The tombs of two German princesses who are in a cemetery inside the walls of the Vatican will be opened tomorrow to verify if they hide the rest of Emanuela Orlandi, the daughter of a vaticano employee disappeared in 1983.
The Vatican prosecutor's office ordered the opening of the two tombs after the request of the Orlandi family, who has never surrendered in search of the young woman, whose disappearance is one of the great mysteries of the country.
The lawyer of the Orlandi family, Laura Sgrò, explained that last summer they received an anonymous letter with a photo of the grave with the phrase "Search where the angel indicates" and asked the Vatican Secretariat of State to authorize its opening.
The so-called "Angel's Tomb" will be opened, in which the Princess Sofia von Hohenlohe, who died in 1836 and the adjacent one, in which Princess Carlotta Federica of Mecklenburg, who died in 1840, is buried.
The tombs are found in the Teutonic cemetery, within the Vatican walls, where once was the so-called Circus of Nero, place of martyrdom of many of the early Christians, and later became the property of a German foundation.
The person in charge of taking samples for the subsequent DNA examination, the professor of legal medicine at the University of Tor Vergata Giovanni Arcudi, explained to the Vatican information page that the skeletal remains will be examined "for their classification and dating and for all other diagnoses that can be made in forensic anthropology, to establish age, sex, height, etc. "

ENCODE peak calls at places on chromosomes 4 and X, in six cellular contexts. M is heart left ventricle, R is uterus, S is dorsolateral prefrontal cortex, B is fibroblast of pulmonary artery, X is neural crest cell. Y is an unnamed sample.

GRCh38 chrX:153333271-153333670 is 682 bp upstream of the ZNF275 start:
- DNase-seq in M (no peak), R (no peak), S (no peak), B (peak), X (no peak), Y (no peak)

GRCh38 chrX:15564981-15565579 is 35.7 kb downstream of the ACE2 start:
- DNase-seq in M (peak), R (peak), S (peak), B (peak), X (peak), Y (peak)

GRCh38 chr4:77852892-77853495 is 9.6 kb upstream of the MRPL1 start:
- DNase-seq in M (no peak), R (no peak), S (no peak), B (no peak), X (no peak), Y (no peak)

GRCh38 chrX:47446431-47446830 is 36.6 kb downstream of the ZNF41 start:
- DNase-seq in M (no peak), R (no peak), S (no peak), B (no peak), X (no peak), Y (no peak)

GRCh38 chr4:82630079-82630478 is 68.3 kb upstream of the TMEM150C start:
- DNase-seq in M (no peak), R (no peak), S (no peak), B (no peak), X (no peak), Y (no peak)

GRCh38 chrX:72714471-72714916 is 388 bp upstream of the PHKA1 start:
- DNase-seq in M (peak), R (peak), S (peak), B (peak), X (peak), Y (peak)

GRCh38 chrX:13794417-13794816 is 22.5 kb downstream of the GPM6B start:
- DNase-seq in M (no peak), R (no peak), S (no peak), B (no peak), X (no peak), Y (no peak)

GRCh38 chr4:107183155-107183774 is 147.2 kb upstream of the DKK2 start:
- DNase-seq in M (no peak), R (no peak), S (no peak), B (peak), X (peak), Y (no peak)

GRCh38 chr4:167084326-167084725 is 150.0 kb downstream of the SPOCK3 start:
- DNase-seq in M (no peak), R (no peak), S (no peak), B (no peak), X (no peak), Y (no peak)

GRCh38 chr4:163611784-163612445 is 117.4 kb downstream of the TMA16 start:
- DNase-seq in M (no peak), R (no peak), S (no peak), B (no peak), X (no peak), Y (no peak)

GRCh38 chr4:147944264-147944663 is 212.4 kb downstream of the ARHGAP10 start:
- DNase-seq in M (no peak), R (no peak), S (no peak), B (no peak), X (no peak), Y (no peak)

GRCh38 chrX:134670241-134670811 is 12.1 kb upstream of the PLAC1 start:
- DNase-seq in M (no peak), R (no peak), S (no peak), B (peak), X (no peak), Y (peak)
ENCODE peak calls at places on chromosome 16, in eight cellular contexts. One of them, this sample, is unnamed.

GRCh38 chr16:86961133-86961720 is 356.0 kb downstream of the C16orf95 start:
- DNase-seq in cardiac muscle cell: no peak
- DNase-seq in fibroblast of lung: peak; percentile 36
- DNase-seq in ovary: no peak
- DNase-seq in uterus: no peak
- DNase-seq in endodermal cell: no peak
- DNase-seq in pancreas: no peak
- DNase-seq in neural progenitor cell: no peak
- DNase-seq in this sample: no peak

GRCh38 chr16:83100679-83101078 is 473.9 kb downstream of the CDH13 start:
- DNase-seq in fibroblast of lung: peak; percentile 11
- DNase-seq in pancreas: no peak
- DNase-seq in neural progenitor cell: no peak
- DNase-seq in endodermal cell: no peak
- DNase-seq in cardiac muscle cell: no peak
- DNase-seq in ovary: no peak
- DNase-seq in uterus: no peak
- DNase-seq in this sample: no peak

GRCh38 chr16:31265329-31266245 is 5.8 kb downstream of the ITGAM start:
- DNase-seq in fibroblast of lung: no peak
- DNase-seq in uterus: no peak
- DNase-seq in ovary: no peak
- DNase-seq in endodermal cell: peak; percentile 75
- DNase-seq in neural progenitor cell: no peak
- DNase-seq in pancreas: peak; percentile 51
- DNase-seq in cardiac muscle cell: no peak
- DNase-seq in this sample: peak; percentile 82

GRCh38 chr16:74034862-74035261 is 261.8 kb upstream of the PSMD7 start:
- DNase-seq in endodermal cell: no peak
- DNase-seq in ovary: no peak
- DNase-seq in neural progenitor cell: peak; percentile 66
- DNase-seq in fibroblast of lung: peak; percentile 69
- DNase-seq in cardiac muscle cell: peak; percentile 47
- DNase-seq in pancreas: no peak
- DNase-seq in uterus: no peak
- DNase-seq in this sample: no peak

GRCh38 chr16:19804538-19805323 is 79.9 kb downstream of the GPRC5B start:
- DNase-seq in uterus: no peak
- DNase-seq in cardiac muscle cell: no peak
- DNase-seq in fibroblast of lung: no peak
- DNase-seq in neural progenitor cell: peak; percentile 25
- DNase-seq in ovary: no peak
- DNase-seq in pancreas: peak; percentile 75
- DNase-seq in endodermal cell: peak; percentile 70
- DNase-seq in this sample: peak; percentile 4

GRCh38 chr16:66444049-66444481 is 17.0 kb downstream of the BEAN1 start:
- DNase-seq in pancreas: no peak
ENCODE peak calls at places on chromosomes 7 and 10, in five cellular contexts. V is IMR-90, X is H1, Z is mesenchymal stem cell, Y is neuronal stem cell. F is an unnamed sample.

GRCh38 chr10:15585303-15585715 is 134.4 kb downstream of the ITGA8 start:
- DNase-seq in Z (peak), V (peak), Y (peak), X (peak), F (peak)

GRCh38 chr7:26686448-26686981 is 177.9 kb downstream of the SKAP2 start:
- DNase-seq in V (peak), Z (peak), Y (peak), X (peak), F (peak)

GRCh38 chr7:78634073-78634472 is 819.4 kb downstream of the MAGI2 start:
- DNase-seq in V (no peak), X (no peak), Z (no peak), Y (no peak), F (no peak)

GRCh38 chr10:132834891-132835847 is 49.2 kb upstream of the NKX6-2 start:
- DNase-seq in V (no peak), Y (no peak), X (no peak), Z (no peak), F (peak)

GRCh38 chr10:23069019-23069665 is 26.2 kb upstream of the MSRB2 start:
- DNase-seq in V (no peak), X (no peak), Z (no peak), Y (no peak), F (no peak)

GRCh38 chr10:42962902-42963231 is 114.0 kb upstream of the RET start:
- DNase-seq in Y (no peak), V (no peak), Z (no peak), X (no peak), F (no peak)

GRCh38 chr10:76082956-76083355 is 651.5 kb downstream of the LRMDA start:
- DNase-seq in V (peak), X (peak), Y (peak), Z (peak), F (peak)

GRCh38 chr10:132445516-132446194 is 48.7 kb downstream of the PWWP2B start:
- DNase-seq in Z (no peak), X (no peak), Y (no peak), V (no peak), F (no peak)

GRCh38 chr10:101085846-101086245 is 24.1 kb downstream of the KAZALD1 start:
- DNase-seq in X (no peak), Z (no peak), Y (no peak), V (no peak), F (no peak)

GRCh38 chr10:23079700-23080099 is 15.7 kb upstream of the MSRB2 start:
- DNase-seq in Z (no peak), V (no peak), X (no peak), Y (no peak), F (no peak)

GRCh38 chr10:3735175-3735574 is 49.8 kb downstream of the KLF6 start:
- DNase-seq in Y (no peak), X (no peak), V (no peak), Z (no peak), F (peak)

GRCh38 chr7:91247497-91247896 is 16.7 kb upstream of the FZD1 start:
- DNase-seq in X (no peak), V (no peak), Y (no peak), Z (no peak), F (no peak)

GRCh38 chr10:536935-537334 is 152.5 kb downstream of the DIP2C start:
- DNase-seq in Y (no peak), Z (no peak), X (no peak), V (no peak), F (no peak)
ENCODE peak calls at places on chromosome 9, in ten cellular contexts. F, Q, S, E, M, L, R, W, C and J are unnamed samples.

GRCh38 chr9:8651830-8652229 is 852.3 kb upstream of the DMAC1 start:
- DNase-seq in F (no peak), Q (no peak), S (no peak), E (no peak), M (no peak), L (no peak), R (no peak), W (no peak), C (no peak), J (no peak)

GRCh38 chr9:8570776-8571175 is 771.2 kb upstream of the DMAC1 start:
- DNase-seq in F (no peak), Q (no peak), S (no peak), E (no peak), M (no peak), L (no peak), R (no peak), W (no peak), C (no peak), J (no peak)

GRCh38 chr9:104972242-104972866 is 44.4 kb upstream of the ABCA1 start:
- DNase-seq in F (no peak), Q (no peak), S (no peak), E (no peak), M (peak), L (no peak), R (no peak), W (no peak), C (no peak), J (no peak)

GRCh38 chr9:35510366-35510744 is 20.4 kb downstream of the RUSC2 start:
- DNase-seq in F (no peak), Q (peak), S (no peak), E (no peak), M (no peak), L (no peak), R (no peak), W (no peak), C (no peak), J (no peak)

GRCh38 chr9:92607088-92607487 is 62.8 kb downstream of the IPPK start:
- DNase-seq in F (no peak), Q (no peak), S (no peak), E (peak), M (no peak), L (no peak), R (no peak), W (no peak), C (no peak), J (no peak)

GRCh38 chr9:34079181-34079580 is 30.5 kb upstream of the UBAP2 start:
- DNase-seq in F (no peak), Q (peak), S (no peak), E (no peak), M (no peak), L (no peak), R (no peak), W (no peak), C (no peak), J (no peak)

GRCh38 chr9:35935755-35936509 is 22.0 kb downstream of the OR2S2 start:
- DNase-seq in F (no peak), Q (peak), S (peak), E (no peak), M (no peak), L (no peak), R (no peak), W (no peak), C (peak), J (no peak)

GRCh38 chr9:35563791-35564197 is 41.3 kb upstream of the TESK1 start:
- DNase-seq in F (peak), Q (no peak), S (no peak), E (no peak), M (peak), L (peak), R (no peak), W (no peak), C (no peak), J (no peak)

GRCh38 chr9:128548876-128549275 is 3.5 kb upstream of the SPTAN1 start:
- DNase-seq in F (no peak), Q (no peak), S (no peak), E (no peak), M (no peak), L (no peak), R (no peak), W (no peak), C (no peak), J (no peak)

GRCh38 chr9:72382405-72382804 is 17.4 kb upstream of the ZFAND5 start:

After this first examination, we could "exclude the hypothesis that bone remains belong to people other than the two who were buried there," he added.
But in the case that other human remains are found, he added, "the time of the operation would be extended and could be useful dental identification, the state of the teeth, from which you can trace until age."
Afterwards, the DNA test will be carried out "to reach certainty and exclude definitively and categorically that in the two tombs there is a remainder attributable to poor Emanuela".
"For the DNA test it may take 20 days, 30 days, and it may even be 60 days because sometimes you have to repeat the test," said the coroner.
The works will be carried out in the presence of the lawyers of the parties and the relatives of Orlandi and of the people buried in these tombs, and agents of the Vatican Gendarmerie.
The Orlandi case, the 15-year-old girl who disappeared on June 22, 1983, when she was leaving the music school of San Apolinar, in the center of Rome, but since then there has been no news about her whereabouts, has always been surrounded by mystery for the various theories of involvement from men of the Vatican Curia, the Magliana Band (the Rome mafia) or the attack on John Paul II by the Turkish Ali Agca.
The family has been trying for years to find clues of what happened and already in 2012 requested an investigation when unidentified bone remains were found next to the tomb in the Basilica of San Apolinar by Enrico De Pedis, head of the "Banda de la Magliana" , the mafia of Rome during the 70s and 80s.
Also recently the discovery of some bones in the basement of the nunciature (embassy) of the Holy See in Rome caused a return to talk about the case, but finally determined that the bones were prior to 1964, according to the Prosecutor's Office in Rome.
. (tagsToTranslate) Vatican City (t) will open (t) princesses (t) Emanuela (t) Orlandi